QOTD (2011-10-10); or, Princeton Sunday

From Plato’s Phaedrus, 251-252C, translated by Harold Fowler:

But he who is newly initiated, who beheld many of those realities, when he sees a godlike face or form which is a good image of beauty, shudders at first, and something of the old awe comes over him, then, as he gazes, he reveres the beautiful one as a god, and if he did not fear to be thought stark mad, he would offer sacrifice to his beloved as to an idol or a god. And as he looks upon him, a reaction from his shuddering comes over him, with sweat and unwonted heat; for as the effluence of beauty enters him through the eyes, he is warmed; the effluence moistens the germ of the feathers, and as he grows warm, the parts from which the feathers grow, which were before hard and choked, and prevented the feathers from sprouting, become soft, and as the nourishment streams upon him, the quills of the feathers swell and begin to grow from the roots over all the form of the soul; for it was once all feathered. Now in this process the whole soul throbs and palpitates, and as in those who are cutting teeth there is an irritation and discomfort in the gums, when the teeth begin to grow, just so the soul suffers when the growth of the feathers begins; it is feverish and is uncomfortable and itches when they begin to grow. Then when it gazes upon the beauty of the boy and receives the particles which flow thence to it (for which reason they are called yearning), it is moistened and warmed, ceases from its pain and is filled with joy; but when it is alone and grows dry, the mouths of the passages in which the feathers begin to grow become dry and close up, shutting in the sprouting feathers, and the sprouts within, shut in with the yearning, throb like pulsing arteries, and each sprout pricks the passage in which it is, so that the whole soul, stung in every part, rages with pain; and then again, remembering the beautiful one, it rejoices. So, because of these two mingled sensations, it is greatly troubled by its strange condition; it is perplexed and maddened, and in its madness it cannot sleep at night or stay in any one place by day, but it is filled with longing and hastens wherever it hopes to see the beautiful one. And when it sees him and is bathed with the waters of yearning, the passages that were sealed are opened, the soul has respite from the stings and is eased of its pain, and this pleasure which it enjoys is the sweetest of pleasures at the time. Therefore the soul will not, if it can help it, be left alone by the beautiful one, but esteems him above all others, forgets for him mother and brothers and all friends, neglects property and cares not for its loss, and despising all the customs and proprieties in which it formerly took pride, it is ready to be a slave and to sleep wherever it is allowed, as near as possible to the beloved; for it not only reveres him who possesses beauty, but finds in him the only healer of its greatest woes.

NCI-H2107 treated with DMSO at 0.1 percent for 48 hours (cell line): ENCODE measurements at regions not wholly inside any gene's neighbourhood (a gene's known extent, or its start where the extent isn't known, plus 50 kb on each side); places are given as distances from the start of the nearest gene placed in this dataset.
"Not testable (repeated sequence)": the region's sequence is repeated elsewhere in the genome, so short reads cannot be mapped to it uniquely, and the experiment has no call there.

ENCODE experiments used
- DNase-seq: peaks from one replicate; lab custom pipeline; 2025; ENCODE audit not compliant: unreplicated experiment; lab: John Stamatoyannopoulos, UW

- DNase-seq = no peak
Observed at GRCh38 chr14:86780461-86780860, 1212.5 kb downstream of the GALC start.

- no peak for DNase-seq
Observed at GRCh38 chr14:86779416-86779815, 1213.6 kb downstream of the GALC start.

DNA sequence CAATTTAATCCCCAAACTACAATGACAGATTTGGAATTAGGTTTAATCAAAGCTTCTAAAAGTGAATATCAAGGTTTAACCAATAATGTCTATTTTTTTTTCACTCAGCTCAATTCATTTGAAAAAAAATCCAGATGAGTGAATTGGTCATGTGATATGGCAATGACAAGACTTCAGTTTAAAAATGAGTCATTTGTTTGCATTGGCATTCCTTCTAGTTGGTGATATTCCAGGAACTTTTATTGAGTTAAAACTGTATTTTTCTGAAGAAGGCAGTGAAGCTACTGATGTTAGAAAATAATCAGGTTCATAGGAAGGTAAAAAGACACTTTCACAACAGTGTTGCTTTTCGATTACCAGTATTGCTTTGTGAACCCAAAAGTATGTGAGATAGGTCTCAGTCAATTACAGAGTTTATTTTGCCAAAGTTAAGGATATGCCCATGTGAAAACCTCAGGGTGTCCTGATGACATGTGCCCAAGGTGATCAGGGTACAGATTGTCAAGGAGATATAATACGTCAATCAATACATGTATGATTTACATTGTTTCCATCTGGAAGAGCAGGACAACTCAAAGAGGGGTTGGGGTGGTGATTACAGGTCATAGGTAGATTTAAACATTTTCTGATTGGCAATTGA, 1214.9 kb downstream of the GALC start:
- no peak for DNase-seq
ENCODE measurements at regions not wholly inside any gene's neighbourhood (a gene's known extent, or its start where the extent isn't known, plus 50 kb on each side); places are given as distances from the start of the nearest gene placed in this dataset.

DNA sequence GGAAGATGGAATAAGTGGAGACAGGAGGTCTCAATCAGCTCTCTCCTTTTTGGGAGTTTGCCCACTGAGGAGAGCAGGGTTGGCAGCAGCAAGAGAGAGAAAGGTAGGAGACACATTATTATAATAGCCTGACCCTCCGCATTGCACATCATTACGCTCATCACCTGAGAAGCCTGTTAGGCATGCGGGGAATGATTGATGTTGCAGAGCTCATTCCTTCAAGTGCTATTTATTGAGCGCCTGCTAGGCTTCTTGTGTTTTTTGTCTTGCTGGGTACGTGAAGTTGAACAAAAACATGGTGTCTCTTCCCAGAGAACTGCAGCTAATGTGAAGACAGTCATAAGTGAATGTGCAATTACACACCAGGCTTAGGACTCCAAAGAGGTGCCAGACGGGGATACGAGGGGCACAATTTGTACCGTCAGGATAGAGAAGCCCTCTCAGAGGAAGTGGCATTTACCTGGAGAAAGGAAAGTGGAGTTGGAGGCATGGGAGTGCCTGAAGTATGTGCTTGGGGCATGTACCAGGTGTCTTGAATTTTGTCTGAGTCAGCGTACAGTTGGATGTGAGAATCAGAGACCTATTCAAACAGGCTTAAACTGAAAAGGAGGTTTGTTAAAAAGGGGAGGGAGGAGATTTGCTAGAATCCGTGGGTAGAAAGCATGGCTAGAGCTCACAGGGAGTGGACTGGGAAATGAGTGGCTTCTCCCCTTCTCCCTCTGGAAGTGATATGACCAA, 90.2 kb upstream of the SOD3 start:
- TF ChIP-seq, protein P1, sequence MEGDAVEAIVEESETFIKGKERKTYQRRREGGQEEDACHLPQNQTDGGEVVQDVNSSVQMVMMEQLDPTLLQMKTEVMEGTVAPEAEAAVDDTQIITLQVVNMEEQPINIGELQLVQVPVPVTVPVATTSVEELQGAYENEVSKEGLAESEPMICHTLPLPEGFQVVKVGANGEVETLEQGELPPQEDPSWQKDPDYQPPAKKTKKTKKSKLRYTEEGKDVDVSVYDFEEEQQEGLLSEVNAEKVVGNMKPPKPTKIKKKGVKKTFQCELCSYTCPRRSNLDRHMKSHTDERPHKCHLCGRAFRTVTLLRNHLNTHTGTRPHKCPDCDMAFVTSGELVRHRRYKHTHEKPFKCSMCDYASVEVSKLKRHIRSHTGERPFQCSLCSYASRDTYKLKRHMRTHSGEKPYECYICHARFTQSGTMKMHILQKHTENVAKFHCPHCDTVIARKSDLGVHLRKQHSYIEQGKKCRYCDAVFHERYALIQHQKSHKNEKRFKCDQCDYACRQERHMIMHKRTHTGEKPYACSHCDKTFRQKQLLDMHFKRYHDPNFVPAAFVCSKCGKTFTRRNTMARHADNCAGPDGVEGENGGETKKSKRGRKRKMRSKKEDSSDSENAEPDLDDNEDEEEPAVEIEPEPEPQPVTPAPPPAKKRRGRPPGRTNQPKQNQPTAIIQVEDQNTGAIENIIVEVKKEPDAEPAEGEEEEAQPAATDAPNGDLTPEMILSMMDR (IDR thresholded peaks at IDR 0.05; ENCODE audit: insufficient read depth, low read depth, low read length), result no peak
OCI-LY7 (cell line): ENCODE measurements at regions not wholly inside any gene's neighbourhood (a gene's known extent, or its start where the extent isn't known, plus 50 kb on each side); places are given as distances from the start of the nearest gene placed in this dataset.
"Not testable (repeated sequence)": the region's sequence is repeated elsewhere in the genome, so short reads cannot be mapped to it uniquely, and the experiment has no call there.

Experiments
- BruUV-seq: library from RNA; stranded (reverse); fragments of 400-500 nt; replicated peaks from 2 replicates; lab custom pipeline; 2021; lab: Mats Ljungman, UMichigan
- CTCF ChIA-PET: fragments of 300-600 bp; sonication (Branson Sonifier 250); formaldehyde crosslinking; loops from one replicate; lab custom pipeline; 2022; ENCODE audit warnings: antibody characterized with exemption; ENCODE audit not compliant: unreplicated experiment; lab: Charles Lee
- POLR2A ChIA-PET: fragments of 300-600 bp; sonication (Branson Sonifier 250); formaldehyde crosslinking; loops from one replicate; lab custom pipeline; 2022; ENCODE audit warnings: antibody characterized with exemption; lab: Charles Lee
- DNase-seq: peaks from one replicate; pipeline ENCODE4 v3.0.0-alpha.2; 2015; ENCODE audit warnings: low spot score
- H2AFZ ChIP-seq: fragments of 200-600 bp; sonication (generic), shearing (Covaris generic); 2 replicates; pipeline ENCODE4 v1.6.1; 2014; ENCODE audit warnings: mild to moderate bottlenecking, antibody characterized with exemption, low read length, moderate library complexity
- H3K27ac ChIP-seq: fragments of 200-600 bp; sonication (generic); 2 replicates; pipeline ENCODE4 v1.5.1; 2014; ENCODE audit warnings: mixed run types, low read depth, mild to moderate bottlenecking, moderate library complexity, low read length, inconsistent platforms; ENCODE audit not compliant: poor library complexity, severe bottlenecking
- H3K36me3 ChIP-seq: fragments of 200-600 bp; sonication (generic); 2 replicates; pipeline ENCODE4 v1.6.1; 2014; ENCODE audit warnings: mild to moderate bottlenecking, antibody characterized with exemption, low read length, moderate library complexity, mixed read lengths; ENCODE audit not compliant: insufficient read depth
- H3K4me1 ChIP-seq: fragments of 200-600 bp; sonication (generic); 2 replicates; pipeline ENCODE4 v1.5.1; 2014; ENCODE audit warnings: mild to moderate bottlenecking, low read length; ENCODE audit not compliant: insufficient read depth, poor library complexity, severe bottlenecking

I avoided the Jowett translation this time, because Jowett changes the pronouns, but when Symonds had tutorials with Jowett when he was the age that I am now, he read the Phaedrus and he underlined this passage. Today, almost exactly one hundred and fifty years later, far from the city of dreaming spires where Symonds set pencil to page, it was Sunday. It was not an Oxford Sunday, and so I did not wake up to churchbells and, because the library was shut, pace my room all day while listening to Radio 3. But I did have two meals with friends today, and I did write eight pages of my thesis about when Symonds was my age and learning how to read and how to think and how to love, and I did think deeply today about matters of love, and what it means to love one’s friends, and what it means to love one’s neighbors as oneself.